Dr. Lane's Testimony Before the Senate
on S.B. 1822, the 1994 Communications Act
I speak today on behalf of the United States
Distance Learning Association and its members in K-12, higher
education, and corporate training.
My name is Carla Lane. I hold one of the
few doctoral degrees in distance education. It was awarded by
the University of Missouri - St. Louis. I co-authored a textbook
on distance learning. I am a faculty member of the University
of Phoenix Online Division and California State University -
Hayward. I am the project director of the Distance Learning Resource
Network, a Star Schools dissemination project, and the evaluator
of the TEAMS Star Schools project produced by the Los Angeles
County Office of Education. I am a distance education researcher
at Far West Laboratory in San Francisco, one of the regional
educational laboratories of the United States Department of Education,
Office of Educational Research and Improvement. I am the co-executive
director of The Education Coalition which has affiliates in 17
states and links schools of education to provide pre-service
I work with faculty, students and administrators
at state departments of education, schools of education, school
districts, telephone companies and suppliers of equipment used
in educational telecommunication.
In Goals 2000, we address the need for
equitable access to information for all learners. You know the
metaphor of providing an on-ramp to the information highway for
school buses. You know that our natural resources are the same
as other countries. The only thing that will set us apart in
the global market is the ingenuity of our workforce gained through
an educational system that provides the tools for learning.
In the past we provided buildings, teachers,
black-boards, chalk and books. Now we must add daily access to
information for all learners.
These are major demands. If they are not
met, the prediction is that we will create a new third world
country called the United States. In the U.S., education has
always been a third world country. When universal access was
provided in the 1934 Communications Act, the only place that
did not get access was the classroom. S.1822 can change that
if media connections are provided in all classrooms for voice,
data and video. This is the only way to provide equitable access
to information for all learners. Learners need access to resources
that can be provided through telephone, cable, satellite, public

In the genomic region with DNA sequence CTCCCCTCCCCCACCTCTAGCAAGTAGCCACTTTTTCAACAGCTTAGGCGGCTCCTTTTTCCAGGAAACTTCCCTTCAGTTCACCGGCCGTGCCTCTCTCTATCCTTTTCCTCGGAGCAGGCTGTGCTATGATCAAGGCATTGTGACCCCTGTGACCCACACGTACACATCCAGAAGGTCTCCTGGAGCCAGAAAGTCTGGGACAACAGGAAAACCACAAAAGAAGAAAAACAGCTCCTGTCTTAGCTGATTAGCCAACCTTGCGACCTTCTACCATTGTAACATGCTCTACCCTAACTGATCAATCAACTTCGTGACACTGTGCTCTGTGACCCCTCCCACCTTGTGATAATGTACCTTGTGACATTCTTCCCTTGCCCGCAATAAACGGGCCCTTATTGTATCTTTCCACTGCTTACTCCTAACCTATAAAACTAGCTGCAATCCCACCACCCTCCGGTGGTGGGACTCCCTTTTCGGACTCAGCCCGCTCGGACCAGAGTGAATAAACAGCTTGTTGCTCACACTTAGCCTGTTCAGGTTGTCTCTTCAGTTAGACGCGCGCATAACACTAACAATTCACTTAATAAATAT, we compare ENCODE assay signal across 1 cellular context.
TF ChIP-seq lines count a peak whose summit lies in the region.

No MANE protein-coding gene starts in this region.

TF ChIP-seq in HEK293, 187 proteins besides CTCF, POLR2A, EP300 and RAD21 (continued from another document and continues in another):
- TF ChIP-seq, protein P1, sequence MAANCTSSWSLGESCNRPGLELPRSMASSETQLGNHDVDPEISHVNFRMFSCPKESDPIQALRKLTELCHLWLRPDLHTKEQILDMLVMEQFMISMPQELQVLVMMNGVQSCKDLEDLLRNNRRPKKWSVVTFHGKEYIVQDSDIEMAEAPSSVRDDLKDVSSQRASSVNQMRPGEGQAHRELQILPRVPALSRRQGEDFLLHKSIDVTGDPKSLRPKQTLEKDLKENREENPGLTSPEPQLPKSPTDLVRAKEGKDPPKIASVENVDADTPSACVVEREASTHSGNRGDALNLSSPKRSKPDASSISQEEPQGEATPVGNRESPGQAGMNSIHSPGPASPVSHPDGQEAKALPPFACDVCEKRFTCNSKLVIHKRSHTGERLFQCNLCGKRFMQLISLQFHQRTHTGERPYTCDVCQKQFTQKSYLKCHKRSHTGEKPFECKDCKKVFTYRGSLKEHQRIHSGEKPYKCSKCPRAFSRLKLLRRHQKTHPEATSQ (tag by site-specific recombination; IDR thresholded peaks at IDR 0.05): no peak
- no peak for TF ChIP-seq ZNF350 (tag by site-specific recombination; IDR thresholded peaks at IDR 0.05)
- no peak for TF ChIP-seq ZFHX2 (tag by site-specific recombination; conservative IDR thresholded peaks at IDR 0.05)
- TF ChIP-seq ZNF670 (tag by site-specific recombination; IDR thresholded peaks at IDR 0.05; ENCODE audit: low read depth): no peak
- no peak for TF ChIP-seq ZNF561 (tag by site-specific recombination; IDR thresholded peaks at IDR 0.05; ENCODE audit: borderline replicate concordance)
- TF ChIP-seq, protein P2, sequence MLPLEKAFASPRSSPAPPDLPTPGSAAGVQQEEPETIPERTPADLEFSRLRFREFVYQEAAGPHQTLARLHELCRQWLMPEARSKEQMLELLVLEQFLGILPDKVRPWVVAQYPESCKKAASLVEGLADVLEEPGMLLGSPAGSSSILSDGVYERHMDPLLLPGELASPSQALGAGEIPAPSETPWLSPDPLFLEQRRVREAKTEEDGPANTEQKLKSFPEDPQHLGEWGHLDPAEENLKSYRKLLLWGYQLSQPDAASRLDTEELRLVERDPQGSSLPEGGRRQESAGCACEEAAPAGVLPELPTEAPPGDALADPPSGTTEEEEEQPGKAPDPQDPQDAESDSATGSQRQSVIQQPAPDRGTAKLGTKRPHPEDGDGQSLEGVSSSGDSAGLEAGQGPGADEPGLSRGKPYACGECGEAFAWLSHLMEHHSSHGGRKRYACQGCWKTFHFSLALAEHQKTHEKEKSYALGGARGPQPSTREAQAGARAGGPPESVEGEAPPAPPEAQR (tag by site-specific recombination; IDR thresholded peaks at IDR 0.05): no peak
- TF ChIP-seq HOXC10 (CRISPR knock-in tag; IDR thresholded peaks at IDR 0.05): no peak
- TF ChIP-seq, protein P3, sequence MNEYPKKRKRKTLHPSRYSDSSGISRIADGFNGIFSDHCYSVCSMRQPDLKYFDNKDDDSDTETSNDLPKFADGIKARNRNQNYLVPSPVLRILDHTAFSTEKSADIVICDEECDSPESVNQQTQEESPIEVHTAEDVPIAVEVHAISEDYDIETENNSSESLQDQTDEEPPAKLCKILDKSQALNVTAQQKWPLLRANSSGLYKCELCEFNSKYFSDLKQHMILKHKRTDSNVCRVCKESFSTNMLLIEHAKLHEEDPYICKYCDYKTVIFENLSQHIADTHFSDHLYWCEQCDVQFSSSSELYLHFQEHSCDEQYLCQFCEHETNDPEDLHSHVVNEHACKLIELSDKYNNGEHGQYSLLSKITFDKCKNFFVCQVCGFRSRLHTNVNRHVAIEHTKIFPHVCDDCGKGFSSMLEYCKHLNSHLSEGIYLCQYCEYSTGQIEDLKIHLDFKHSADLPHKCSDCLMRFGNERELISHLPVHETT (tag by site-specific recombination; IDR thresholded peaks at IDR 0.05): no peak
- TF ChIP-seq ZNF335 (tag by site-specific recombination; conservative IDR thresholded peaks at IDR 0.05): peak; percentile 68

broadcasting, wireless, commercial online services, Internet
and any other technology. Learners need access whether they are
in school, work or home.
Providing one education cable drop and
education rates for telephone service is a beginning...but it
will not provide equitable access for all learners. We need more
if we are to educate employees of the information age.
Let me share some of the things I have
seen in the schools.
Most schools are not wired for telephone,
cable or television access. Most schools have only two to four
telephone lines. One line is usually reserved for emergencies.
Teachers must go to the school office to call parents. They do
not have privacy. All of the teachers in the school share the
same phone lines with the principal, office staff, and school
Many schools have computer labs but do
not have computer modems to access information. Students go there
several hours a week but may spend as little as ten minutes a
week working on the computer. Computer labs do not enable integration
of technology with curricula. They do not develop information
gathering skills, or the application of newly found information
to problems on which the children are working in class.
Most schools do not have a satellite dish
or access to programming through a satellite dish. A cable company
may provide a cable drop and one channel for educational use,
but the school has to wire the building, buy the equipment and
buy or produce the programming. In a K-12 district, available
programming overlaps for the age groups. Few get the programming
that they want - even on tape. With limited funds, schools can
usually get the cable signal to one classroom which they call
a resource classroom. All of the classes at the school take turns
using the room - usually only six classes per day can use the
I have never been in a K-12 classroom that
had a computer, a modem and telephone line. My own distance learning
classroom at CSU has this equipment - but it is the only classroom